A.B. Original “ICU” – Sydney Domain
I never understood why this song didn’t get more play at the time. It was always my favourite song on the album Reclaim Australia. The recorded version has Briggs and Trials with Thelma Plum. When I saw it live it was with Caiti Baker. It tells the brutal reality of deaths in custody. It’s chilling to hear the line “I get the feeling that me breathing is a bonus”.
Polish Club “Clarity” – The Set, ABC Studios
I’m cheating with this one because last week I did see Polish Club live again. It was a socially distanced gig at The Vanguard at Newtown. They’re brilliant. Funny. And born to play live. But being part of a crowd that wants to dance be confined to tables is a learning curve. I really felt for the first session who were treated to a table service meal. This is not dinner party music. I love it.
Tash Sultana “Jungle” – Bluesfest Byron Bay
I loved Tash’s music from the moment I first heard this song on Triple J. What I didn’t realise at the time was that Tash was the entire band. Watching this artist live is riveting. It’s like a magician explaining the secrets. Each riff and rhythm is laid down as the instruments change. Then layer after layer is added. And then, on a stage set up like it’s all being done at home and performing in bare feet to adjust the pedals with precision, music that has taken the world by storm takes over the crowd.
Midnight Oil “Short Memory” – Sydney Domain
What surprised me at the Domain gig was that even though Peter Garrett and I had become friends during his nine years in Parliament, the moment he returned to the stage I was back to being the obsessed fan, belting out every word to every song, with the occasional fist in the air. 10 to 1 was the first Oils album I bought and the spoken section at the end of “Short Memory” is extraordinary live. I’ve seen the band play many times but this section always changes to remind that even the latest events repeat the injustices of the past.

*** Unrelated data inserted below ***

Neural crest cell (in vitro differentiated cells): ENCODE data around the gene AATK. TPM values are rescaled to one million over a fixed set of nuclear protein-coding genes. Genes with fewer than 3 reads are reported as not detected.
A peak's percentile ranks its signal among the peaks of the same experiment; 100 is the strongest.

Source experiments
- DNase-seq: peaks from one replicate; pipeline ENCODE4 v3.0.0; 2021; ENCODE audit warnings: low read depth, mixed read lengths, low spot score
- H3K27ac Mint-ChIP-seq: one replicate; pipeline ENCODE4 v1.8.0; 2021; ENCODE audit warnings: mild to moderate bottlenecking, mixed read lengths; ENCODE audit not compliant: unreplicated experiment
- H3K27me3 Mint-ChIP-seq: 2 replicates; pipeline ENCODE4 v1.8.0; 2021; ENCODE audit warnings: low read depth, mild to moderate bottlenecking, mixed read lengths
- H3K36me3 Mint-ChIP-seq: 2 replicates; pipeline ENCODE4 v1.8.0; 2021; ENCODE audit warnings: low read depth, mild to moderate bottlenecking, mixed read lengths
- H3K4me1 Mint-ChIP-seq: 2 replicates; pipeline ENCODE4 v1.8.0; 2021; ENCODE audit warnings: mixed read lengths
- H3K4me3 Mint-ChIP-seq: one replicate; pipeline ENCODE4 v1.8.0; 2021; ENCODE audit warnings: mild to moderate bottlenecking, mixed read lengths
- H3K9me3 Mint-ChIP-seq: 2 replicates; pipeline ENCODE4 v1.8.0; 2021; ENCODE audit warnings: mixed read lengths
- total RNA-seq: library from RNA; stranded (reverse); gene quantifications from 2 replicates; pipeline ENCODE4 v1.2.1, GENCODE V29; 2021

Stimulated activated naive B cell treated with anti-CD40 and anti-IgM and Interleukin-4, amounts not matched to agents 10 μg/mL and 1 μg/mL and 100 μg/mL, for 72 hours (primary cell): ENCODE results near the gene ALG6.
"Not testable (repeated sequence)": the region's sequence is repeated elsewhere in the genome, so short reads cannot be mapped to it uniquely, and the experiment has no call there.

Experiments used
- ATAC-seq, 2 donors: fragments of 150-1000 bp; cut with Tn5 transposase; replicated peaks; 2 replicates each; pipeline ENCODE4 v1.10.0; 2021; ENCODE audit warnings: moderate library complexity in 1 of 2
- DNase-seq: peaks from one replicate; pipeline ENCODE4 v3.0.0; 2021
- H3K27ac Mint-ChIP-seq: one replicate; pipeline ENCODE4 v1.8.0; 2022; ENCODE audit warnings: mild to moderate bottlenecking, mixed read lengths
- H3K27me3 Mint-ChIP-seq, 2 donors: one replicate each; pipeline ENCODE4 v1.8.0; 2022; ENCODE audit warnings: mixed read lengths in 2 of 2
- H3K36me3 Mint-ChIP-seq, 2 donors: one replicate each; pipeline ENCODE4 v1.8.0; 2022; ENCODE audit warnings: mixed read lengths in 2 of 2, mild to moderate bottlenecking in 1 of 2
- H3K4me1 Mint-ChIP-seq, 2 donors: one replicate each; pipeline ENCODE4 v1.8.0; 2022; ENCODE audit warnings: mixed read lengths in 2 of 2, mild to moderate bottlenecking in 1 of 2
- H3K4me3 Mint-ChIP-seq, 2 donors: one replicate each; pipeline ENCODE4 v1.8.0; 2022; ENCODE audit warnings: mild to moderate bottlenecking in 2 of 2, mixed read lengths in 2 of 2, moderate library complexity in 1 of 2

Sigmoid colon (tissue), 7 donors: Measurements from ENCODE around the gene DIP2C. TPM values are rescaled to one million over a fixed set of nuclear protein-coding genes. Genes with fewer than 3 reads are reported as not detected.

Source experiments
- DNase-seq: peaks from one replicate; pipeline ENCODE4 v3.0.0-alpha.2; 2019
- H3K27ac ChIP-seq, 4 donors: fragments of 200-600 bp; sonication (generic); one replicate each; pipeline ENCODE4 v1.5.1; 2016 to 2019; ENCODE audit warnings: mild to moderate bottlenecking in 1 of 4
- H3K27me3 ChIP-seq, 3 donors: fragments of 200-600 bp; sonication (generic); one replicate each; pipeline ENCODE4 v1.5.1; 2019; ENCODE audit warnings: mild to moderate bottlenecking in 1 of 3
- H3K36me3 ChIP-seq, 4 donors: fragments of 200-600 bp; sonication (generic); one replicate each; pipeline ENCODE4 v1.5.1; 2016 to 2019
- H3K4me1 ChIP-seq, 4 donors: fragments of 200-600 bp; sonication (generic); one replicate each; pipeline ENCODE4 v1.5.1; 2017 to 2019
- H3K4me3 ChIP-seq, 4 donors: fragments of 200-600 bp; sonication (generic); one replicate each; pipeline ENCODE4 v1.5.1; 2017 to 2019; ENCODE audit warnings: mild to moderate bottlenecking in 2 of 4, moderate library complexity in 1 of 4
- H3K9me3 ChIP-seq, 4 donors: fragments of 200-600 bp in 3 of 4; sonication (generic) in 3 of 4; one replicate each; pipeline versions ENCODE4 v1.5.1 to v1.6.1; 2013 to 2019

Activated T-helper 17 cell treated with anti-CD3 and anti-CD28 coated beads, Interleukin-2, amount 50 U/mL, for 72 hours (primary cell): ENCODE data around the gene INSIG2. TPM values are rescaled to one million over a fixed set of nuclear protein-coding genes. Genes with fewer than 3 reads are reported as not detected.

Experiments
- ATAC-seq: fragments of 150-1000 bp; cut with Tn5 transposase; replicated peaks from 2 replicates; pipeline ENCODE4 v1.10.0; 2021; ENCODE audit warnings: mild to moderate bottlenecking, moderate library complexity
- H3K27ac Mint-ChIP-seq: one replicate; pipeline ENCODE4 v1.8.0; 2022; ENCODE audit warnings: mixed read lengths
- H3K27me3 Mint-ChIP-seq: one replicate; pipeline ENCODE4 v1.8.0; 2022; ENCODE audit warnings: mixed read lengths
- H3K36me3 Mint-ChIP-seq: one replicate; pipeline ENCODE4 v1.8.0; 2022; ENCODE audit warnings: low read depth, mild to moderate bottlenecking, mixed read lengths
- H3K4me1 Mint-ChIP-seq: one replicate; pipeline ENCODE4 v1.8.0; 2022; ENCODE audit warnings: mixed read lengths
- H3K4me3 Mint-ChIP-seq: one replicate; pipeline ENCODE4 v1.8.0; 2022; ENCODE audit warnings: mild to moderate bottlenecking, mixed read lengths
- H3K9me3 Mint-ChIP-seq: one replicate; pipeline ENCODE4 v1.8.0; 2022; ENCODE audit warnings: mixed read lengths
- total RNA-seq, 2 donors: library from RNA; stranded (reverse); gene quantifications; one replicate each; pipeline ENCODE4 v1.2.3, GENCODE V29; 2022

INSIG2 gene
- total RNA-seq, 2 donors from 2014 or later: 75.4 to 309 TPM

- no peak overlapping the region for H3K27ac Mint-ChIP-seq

Ganggajang “Sounds of Then” – Labor Caucus Room, Parliament House
Ok. So this is completely a way of delivering a humblebrag. I’m part of a garage band of Labor MPs and staff that jams in Parliament House when we are down there for sittings. Last year, Mark Callaghan of Ganggajang joined us for the end of year party and one of the tracks we played was his own Sounds of Then. Mark later told me it was like performing to the cast of QandA! It’s an iconic Australian song and I’d love to see it live again, even if I don’t get to be in the band.
All performance photos by Bruce Baker (@bruce_a_baker)
Gang of Youths – Laneway 2019, Sydney
Alex Lahey – The Metro, Sydney (15.06.19)
Alex The Astronaut – Laneway 2019, Sydney
Thelma Plum – Plan B, Sydney (17.06.16)
Tash Sultana – Sydney City Limits (24.02.18)
Peter Garrett – Taronga Zoo, Sydney (27.01.17)